Conflict Assessment & Peacebuilding Planning

This website provides an overview along with resources to complement the book
Conflict Assessment & Peacebuilding Planning.

Click here for a 1 hour, narrated on-line training about the book's methods and content for an introduction.

Overview: For those who have not read the book, this website includes an overview and basic resources to consider for the process of conflict assessment (also known as conflict analysis) and peacebuilding planning.

Templates: This website includes short, downloadable templates are available for many of the tables and figures in this handbook. Researchers and planners can use these templates to fill in their own information for use in their own case studies or work.

Shared exercises and learning tools: This website includes educational case studies and videos as well as pedagogical training notes are available for teaching the material in this handbook. Trainers can share their pedagogical ideas for how to teach or conduct conflict assessment and peacebuilding planning.

Shared case studies: Researchers and planners can share their completed conflict assessments for others to see how they have completed a conflict assessment. The website is not a clearinghouse of conflict assessments. It provides examples and case studies that can help others learn how to use the methods described in this handbook.

Summary Chart




Conflict Assessment Lenses

Theory of Change




How well do you understand the local context, language, cultures, religions, etc.?

Where will you work?

Where is the conflict taking place - in what cultural, social, economic, justice, and political context or system?

If x parts of the context are at the root of conflict and division or provide a foundation of resilience and connection between people, what will influence these factors?


How will the context interact with your efforts?

Given your self-assessment, identify your capacity to impact the elements of the context that drive conflict and your ability to foster institutional and cultural resilience.


Where are you in the stakeholder map? Where do you have social capital? To which key actors do you relate? 

Who are the stakeholders – the people who have a stake or interest in the conflict?

If x individual or group is driving or mitigating conflict, then what action will incentivize them to change?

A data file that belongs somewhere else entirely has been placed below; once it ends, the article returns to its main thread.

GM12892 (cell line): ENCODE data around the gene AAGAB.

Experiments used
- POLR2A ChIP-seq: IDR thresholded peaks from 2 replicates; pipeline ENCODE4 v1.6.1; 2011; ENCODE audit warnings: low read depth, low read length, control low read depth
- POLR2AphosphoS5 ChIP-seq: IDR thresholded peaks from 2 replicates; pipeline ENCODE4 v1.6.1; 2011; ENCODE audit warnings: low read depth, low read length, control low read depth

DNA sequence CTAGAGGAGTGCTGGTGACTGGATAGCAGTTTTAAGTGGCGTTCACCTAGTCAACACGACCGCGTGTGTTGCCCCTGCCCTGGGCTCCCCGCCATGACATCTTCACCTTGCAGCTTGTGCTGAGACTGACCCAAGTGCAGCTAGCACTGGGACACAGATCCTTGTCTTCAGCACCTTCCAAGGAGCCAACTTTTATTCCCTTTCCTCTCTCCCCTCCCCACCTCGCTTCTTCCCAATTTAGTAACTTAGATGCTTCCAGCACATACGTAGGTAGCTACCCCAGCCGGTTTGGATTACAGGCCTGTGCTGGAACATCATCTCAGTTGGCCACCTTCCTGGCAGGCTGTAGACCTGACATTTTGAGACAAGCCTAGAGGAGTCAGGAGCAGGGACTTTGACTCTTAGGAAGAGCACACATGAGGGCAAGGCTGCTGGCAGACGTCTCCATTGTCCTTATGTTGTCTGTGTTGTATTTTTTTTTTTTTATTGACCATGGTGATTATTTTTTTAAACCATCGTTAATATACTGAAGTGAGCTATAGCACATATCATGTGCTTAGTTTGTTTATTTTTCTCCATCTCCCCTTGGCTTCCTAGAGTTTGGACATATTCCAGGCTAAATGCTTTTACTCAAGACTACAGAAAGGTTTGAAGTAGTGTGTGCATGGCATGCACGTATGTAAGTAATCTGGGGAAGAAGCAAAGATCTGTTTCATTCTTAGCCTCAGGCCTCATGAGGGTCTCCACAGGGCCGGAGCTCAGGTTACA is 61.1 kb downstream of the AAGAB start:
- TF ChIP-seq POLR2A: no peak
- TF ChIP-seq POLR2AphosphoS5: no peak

Who will you work with?

Given your self-assessment, decide whom to work with to improve relationships between key stakeholders or support key actors who could play a peacebuilding role between key stakeholders.


How do stakeholders perceive your motivations? 

Why are the stakeholders acting the way they do? What are their motivations?

If x group is motivated to drive or mitigate conflict, what will change or support their motivations?

Why will you work?

Given your self-assessment of your motivations and how stakeholders perceive your motivations, identify how these align with the motivations of the key actors. What is your goal?



What are you capable of doing to address the key drivers and mitigators of conflict?

What factors are driving or mitigating conflict?

If x power sources are driving and mitigating conflict, what actions will influence these factors?

What will you do?

Given your self-assessment, identify which driving and mitigating factors you will address.


What are your resources, means, or sources of power?  How will these shape your efforts?

How is conflict manifested? What are the stakeholders’ means and sources of power?

If x power sources are driving conflict, what will influence these sources of power?

How will you shift power sources in support of peace?

Given your self-assessment, identify and prioritize your capacities to reduce dividers and to increase local capacities for peace.


Do you have an ability to respond quickly to windows of vulnerability or opportunity?

Are historical patterns or cycles of the conflict evident?

If x times are conducive to violence or peace, what will influence these times?

When is the best timing for your peacebuilding efforts?

Given historical patterns, identify possible windows of opportunity or vulnerability and potential triggers and trends of future scenarios.

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